The City of Burnside believes that the open spaces of Burnside contribute immeasurably to the well being and lifestyle of its residents and the amenity of this City by providing for:
- A significant "greening" of the district;
- Habitat for birds and other wildlife;
- Environmental enhancement;
- Conservation of Burnside's heritage;
- Areas for organised sport and other functions;
- Areas for passive recreation and appreciation of nature;
- A sense of tranquility, and source of inspiration and spiritual refreshment.
"Open space" for the purpose of this policy is defined as land that is set aside and/or used for public (active or passive) recreation and/or possesses significant conservation value.
The policy and definition are underpinned by the following principles:
Open space should be retained and conserved in order to preserve Burnside's natural and cultural heritage for the enjoyment and benefit of present and future generations.
Aesthetic and Amenity Value
Open space should be valued for the sense of tranquility it offers, for appreciation of nature, for visual relief in built-up areas, and as a source of inspiration and spiritual refreshment.
Provision of Diversity and Quality
The quality and range of open space settings (from formal playing fields to natural bushland) is the key to ensuring increased and more satisfying leisure opportunities, and enhanced amenity for residents and visitors of all ages.
Ideally, open space and the benefits which derive from open space should be evenly distributed and accessible to all. In terms of proximity, a small local park within 500 metres of each house has been suggested as a goal.
The City of Burnside acknowledges that public ownership of open space has been achieved through the foresight and generosity of Burnside's citizens, past and present, as well as strategic acquisitions by the Council. Council recognises that residents place a great deal of importance on retention of the current network of public open space, which is relatively accessible to the majority of residents. It also recognises that such open space is held for the benefit of the community, not as an asset for disposal. Accordingly the community should be involved in decisions regarding open space.
This Policy aims to guide relevant areas of Council decision-making. In addition, Council will seek its endorsement and application by other public agencies.
To retain existing Council-owned open space as defined in this policy.
To acquire land:
- To protect and enhance areas of high conservation value;
- To improve diversity and quality of open space;
- To improve equity of access. Although most Burnside residents are within easy walking distance of a park, garden, oval or reserve, a minority of areas are less well served with accessible open space. It is recognised that options for change in a built-up area are limited (often difficult or highly expensive). However, alternatives to acquisition may include:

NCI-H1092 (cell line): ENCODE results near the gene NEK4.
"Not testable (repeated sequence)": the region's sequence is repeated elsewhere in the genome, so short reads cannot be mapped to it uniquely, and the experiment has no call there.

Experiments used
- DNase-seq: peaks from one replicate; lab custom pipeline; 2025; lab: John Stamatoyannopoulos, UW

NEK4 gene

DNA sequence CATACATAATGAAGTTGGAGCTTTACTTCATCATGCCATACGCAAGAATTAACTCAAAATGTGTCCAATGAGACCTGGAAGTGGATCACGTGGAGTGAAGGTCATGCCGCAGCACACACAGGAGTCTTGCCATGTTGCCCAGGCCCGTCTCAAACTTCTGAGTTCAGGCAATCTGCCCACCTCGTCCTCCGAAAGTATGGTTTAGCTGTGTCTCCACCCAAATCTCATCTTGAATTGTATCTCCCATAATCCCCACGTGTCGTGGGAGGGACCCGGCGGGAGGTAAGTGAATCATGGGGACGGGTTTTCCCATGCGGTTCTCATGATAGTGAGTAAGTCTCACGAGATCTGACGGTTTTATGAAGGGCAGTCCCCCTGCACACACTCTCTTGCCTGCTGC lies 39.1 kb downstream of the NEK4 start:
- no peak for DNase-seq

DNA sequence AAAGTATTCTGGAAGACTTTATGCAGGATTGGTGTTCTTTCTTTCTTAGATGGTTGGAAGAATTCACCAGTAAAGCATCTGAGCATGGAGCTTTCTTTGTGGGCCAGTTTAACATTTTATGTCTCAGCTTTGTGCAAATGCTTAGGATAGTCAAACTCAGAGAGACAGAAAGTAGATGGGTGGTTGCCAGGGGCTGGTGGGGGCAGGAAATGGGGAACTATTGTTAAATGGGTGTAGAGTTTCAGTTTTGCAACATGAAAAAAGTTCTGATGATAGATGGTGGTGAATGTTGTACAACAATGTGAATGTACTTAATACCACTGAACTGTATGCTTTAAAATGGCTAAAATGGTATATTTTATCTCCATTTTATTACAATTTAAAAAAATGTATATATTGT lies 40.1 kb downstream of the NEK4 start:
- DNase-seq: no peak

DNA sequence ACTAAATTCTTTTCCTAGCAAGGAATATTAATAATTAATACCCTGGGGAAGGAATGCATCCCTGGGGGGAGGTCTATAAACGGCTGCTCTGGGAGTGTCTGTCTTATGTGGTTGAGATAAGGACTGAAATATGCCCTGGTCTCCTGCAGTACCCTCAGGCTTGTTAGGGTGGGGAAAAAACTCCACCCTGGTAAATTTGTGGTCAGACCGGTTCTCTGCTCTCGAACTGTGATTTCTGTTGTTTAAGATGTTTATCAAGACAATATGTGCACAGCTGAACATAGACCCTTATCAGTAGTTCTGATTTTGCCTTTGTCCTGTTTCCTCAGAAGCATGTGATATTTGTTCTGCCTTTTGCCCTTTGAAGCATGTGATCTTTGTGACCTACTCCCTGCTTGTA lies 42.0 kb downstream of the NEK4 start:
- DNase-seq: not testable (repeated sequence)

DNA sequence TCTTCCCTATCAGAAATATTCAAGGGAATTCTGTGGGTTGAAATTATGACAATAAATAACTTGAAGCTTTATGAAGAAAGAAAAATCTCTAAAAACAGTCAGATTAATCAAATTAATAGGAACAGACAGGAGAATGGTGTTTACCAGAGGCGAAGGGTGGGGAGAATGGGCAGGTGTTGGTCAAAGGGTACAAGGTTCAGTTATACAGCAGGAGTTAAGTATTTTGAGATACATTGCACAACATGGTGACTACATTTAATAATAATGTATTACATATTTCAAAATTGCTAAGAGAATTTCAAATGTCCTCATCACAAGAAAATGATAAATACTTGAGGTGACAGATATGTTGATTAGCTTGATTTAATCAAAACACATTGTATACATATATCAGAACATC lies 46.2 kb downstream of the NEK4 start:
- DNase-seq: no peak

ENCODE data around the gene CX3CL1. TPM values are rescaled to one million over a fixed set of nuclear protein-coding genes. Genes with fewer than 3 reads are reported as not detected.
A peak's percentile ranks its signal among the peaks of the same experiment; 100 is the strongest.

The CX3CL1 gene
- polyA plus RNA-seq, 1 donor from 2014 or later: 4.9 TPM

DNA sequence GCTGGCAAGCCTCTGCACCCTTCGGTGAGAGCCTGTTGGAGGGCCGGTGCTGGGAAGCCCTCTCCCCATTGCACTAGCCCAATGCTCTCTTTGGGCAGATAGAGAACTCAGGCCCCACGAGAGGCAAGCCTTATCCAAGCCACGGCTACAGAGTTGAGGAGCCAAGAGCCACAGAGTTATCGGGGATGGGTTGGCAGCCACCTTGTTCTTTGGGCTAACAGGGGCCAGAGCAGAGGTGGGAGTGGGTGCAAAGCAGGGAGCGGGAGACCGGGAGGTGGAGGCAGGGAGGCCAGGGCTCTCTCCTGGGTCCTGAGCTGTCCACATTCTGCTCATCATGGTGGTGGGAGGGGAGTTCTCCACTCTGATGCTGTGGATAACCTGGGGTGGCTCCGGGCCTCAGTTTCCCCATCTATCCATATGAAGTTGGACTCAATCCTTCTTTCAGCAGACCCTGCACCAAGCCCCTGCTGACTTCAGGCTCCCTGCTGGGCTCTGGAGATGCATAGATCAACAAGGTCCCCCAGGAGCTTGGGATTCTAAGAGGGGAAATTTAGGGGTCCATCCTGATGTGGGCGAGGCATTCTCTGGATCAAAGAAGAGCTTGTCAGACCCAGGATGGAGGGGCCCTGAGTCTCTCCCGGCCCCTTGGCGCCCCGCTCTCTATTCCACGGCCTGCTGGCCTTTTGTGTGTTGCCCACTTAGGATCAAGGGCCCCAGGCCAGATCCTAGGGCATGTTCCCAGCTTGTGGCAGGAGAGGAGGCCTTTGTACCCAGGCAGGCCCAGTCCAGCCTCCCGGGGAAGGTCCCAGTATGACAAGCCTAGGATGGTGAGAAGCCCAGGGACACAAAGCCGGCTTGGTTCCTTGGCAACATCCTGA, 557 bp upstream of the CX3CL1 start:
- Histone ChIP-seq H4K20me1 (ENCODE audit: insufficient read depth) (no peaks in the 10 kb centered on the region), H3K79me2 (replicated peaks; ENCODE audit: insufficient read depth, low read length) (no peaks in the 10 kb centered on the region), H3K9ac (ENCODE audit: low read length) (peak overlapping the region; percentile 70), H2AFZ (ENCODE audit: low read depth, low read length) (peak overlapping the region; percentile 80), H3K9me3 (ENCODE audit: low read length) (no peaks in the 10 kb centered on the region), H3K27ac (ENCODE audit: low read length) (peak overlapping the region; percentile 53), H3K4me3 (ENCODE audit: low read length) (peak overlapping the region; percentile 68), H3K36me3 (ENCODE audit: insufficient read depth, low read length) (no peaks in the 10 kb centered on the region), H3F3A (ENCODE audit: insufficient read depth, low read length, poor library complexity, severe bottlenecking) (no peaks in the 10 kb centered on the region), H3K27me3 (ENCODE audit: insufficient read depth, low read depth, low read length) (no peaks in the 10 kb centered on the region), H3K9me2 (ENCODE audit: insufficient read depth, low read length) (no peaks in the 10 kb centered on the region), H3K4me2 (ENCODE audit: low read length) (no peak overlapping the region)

- Greening or enhancement of existing sites;
- Improvement of access to open space in adjoining areas, or on land not owned or controlled by Council;
To link existing open spaces in order to enhance the use, enjoyment and environmental benefits of present open space, for example, by creating trails and allowing creek lines to be accessed and rehabilitated.
To develop a regional planning approach to open space protection and enhancement, including the Metropolitan Open Space System (MOSS), and potential new areas (ie not just the Hills Face Zone), in cooperation with State and Federal agencies and programs as well as community groups and initiatives.
To investigate ways of ensuring that land that is owned by the State or Federal governments, and is of open space value, is protected and managed as community open space.
To ensure the effective integration of this policy with all other policies of Council, for example, the Development Plan.
To maintain and annually review a record of open space in the City of Burnside, to be accessible to the public.
Adjustments to existing open space should only be undertaken to further the Open Space Principles, not for obtaining contributions to "general revenue". Therefore any proceeds from the sale of open space should be placed in the Open Space Reserve Fund and used exclusively to implement the acquisition and development strategies contained in Strategies 2.28.3 (2) and 2.28.3 (3).
To ensure adequate community consultation. If a proposal is presented to the Council to dispose of or exchange open space, and the Council is prepared to contemplate such a proposal, the following process shall be followed before a Council decision is made to dispose of the land:
- All consultation will include notice by direct mail-out to all property owners within 500 metres of the land concerned;
- Other methods of publicity will be through a combination of two or more of the following: Council newsletter (depending on timing); Messenger Press advertisement; Notice in Council's column in the Messenger; or Letter box drop;
- Other methods of canvassing public opinion will involve two or more of the following: Public meeting; Consultation with Ward Councillors; Consultation with recognised community and user groups; and Questionnaire survey or poll; and a minimum period of two months will be allowed for public comment to be received.